"It's about a three to four day trip," she thought out loud. "If we drive no less than six hours a day, that is. We can stop outside of Pittsburgh tonight, then again tomorrow someplace west of Cleavland. Better avoid the cities themselves."
"Sounds like you got it all figured out," the southerner muttered, and this time she caught the moody tone.
"Is there a problem?" Kate asked, mildly annoyed.
"Nope, everything's just dandy," suddenly he thought of something and his face lit up in a wicked smile. "So, Pittsburgh, you say?"
"Somewhere outside of it, yeah," she replied, unsure where he was going with this. "It's a little past one now, so it'll be six or seven by the time we get there, and by the time we find a motel..."
"Ain't gonna need a motel," Sawyer's grin grew larger. "Pull out on the next exit and let me drive the rest of the way."
"Why?" but she was already maneuvering the car into the far right lane. "What are you up to this time?"
"You'll see when we get there," Sawyer leaned back in his seat, arms crossed, looking particularly pleased with himself. Kate didn't know whether she should be grateful that he didn't remain in a bad mood or worried about what he was plotting.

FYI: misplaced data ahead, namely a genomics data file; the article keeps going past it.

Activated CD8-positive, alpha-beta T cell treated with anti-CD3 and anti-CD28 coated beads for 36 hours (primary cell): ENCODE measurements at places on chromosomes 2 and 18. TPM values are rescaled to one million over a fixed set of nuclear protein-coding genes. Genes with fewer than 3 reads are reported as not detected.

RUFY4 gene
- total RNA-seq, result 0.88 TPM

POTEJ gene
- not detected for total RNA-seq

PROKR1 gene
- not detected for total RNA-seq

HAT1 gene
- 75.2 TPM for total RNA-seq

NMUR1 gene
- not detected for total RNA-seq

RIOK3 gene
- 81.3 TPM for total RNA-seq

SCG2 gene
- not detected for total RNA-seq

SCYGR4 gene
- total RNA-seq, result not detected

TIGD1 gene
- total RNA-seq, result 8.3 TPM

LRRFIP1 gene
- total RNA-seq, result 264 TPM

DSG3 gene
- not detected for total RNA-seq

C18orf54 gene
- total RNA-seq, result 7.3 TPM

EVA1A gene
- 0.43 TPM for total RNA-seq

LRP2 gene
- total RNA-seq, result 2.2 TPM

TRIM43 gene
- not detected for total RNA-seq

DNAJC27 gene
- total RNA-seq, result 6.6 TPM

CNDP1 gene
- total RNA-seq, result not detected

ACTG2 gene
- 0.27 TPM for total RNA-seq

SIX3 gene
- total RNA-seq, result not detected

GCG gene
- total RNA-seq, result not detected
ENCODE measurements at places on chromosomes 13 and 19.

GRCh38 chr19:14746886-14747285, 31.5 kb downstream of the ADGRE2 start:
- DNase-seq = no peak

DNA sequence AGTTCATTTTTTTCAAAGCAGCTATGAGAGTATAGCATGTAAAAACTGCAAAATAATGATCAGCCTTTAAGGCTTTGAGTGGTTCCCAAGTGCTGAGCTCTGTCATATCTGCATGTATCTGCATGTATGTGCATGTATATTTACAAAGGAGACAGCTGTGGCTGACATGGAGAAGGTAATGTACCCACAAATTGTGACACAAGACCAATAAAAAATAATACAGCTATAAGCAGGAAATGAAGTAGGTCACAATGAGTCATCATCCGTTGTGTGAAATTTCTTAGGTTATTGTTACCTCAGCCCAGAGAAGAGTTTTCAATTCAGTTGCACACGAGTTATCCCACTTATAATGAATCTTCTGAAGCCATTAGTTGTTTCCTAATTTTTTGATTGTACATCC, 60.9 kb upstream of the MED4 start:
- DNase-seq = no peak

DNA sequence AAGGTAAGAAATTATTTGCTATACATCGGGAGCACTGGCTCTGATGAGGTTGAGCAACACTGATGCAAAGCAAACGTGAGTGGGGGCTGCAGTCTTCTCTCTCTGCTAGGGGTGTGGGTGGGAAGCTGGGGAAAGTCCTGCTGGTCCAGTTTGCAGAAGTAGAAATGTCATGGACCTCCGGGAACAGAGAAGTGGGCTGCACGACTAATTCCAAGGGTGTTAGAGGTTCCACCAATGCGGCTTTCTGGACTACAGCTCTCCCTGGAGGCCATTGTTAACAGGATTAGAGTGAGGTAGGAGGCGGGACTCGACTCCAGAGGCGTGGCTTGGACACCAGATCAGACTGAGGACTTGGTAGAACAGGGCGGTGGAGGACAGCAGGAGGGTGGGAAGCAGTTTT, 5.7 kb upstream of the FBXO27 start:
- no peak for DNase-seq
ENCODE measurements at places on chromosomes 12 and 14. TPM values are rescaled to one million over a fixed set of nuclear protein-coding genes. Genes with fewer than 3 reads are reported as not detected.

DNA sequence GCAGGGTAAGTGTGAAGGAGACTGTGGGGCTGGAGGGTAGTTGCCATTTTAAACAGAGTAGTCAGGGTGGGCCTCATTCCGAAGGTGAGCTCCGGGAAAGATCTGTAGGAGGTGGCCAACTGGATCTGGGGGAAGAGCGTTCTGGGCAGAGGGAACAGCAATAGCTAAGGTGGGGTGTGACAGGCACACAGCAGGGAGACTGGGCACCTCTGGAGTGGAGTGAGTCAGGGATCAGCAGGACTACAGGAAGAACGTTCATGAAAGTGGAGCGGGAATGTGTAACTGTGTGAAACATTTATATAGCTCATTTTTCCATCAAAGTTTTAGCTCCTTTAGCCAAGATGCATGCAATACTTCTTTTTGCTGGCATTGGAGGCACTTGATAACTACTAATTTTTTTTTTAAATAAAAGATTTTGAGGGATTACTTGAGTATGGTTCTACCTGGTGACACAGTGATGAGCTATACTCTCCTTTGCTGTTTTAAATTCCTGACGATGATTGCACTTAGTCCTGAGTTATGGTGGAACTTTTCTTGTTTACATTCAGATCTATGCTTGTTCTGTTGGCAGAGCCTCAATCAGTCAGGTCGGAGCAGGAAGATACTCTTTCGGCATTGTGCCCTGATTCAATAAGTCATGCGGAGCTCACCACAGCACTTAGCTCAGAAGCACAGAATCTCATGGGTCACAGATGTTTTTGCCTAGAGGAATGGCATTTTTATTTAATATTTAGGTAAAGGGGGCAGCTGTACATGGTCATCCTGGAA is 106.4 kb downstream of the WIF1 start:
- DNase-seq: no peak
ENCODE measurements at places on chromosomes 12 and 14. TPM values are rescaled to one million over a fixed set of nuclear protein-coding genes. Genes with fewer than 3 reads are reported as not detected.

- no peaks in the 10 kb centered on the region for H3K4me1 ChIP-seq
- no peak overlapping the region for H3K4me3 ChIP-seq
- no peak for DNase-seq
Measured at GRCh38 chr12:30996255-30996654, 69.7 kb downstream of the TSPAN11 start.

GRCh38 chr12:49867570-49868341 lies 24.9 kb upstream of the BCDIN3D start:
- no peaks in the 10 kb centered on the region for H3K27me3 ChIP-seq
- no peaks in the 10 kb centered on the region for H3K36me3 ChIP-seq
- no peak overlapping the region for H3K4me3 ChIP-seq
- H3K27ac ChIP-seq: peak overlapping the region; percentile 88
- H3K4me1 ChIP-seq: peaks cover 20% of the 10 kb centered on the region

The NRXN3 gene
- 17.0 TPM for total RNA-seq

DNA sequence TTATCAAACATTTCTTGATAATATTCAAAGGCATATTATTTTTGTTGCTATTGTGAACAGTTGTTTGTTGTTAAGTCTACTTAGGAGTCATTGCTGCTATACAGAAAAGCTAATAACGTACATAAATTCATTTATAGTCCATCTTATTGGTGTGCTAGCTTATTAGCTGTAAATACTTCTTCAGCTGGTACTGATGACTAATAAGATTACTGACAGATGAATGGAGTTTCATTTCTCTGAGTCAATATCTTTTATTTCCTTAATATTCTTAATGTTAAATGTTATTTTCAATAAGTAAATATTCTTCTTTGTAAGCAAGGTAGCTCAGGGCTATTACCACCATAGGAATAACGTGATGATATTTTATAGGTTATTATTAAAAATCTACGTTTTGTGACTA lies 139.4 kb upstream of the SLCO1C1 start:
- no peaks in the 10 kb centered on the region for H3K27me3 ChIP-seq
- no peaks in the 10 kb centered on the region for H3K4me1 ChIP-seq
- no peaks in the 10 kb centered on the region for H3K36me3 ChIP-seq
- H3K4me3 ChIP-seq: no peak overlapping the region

They came up on an exit a few minutes later, and Kate vealed off the highway, pulling the car up to the nearest gas station so that she and Sawyer could switch places and to fill the now nearly-empty tank. They had used the car sparingly while in Lancaster, but there hadn't been too many gas stations in the area where the main form of transportation was still a horse-drawn wagon. After the long stretch of highway, the road began to alternate between more open country where there was practically no other traffic to more highway that were practically choked with cars, since this was the road that connected Pittsburgh, Harrisburg, and Philadelphia, the three major cities of Pennsylvania.